Toxins2015, 7(2), 353-366; doi:10.3390/toxins7020353 (registering DOI) - published 30 January 2015 Show/Hide Abstract
Abstract: Freshwater harmful algal bloom (FHAB) toxins can cause morbidity and mortality in both humans and animals, and the incidence of FHABs in the United States and Kansas has increased. In 2010, the Kansas Department of Health and Environment (KDHE) developed a FHAB policy and response plan. We describe the epidemiology of FHAB-associated morbidity and mortality in humans and animals in Kansas. Healthcare providers and veterinarians voluntarily reported FHAB-associated cases to KDHE. An investigation was initiated for each report to determine the source of exposure and to initiate public health mitigation actions. There were 38 water bodies with a confirmed FHAB in 2011. There were 34 reports of human and animal FHAB-associated health events in 2011, which included five dog deaths and hospitalization of two human case patients. Five confirmed human illnesses, two dog illnesses and five dog deaths were associated with one lake. Four human and seven dog cases were exposed to the lake after a public health alert was issued. Public health officials and FHAB partners must ensure continued awareness of the risks to the public, educate healthcare providers and veterinarians on FHAB-related health events and encourage timely reporting to public health authorities.
Toxins2015, 7(2), 337-352; doi:10.3390/toxins7020337 (registering DOI) - published 30 January 2015 Show/Hide Abstract
Abstract: Microcystin-LR (MC-LR) has been detected extensively in the aquatic environment and has the potential to disturb the thyroid endocrine system. However, limited information is available on the effects of subacute MC-LR exposure on fish thyroid hormone (TH) metabolism. In the present study, juvenile zebrafish (Danio rerio) were exposed to MC-LR at environmentally relevant concentrations (0, 1, 5, and 25 μg/L) for 28 days. Whole-body TH content and thyroid follicle histology were used as direct endpoints to assess thyroid disruption. The activities of iodothyronine deiodinases (IDs) and the transcription of selected genes associated with TH synthesis were also investigated to study the underlying mechanisms of endocrine disruption. Exposure of zebrafish to MC-LR significantly increased whole-body thyroxine (T4) content but decreased whole-body triiodothyronine (T3) content. We also observed hypertrophy and hyperplasia of the thyroid follicle epithelial cells, as well as up-regulation of corticotropin-releasing hormone (CRH), thyroid-stimulating hormone (TSH), thyroid peroxidase (TPO), and transthyretin (TTR) genes. The decreases in ID1 and ID2 activities coupled with an increase in ID3 activity were observed in MC-LR treatment groups. These results demonstrate that exposure to MC-LR at environmental concentrations results in the disturbance of TH homeostasis by disrupting the synthesis and conversion of THs.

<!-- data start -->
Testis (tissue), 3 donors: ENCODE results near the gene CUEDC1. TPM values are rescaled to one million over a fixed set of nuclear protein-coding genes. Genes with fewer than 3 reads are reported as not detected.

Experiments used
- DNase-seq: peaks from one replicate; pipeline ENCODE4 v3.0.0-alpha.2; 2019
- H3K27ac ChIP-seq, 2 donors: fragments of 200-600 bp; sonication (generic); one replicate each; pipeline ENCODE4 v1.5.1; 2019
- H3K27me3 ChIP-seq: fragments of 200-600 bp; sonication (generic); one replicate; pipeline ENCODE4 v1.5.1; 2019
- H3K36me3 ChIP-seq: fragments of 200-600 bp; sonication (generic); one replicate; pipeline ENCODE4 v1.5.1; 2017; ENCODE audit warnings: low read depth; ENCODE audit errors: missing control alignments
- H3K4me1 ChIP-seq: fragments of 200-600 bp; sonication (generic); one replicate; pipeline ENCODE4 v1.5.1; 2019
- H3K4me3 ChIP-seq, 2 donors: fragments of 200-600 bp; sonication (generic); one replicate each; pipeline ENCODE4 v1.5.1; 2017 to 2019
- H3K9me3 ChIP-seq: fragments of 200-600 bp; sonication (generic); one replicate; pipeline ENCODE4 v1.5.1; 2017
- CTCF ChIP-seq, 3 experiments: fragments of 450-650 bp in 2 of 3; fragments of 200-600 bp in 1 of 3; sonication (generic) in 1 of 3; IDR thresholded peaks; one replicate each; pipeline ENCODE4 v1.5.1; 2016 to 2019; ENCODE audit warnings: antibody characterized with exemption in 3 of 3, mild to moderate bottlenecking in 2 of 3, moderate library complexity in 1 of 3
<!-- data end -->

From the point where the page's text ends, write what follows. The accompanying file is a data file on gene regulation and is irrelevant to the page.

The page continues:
Abstract: A cluster of amyotrophic lateral sclerosis (ALS) has been previously described to border Lake Mascoma in Enfield, NH, with an incidence of ALS approximating 25 times expected. We hypothesize a possible association with cyanobacterial blooms that can produce β-N-methylamino-L-alanine (BMAA), a neurotoxic amino acid implicated as a possible cause of ALS/PDC in Guam. Muscle, liver, and brain tissue samples from a Lake Mascoma carp, as well as filtered aerosol samples, were analyzed for microcystins (MC), free and protein-bound BMAA, and the BMAA isomers 2,4-diaminobutyric acid (DAB) and N-(2-aminoethyl)glycine (AEG). In carp brain, BMAA and DAB concentrations were 0.043 μg/g ± 0.02 SD and 0.01 μg/g ± 0.002 SD respectively. In carp liver and muscle, the BMAA concentrations were 1.28 μg/g and 1.27 μg/g respectively, and DAB was not detected. BMAA was detected in the air filters, as were the isomers DAB and AEG. These results demonstrate that a putative cause for ALS, BMAA, exists in an environment that has a documented cluster of ALS. Although cause and effect have not been demonstrated, our observations and measurements strengthen the association.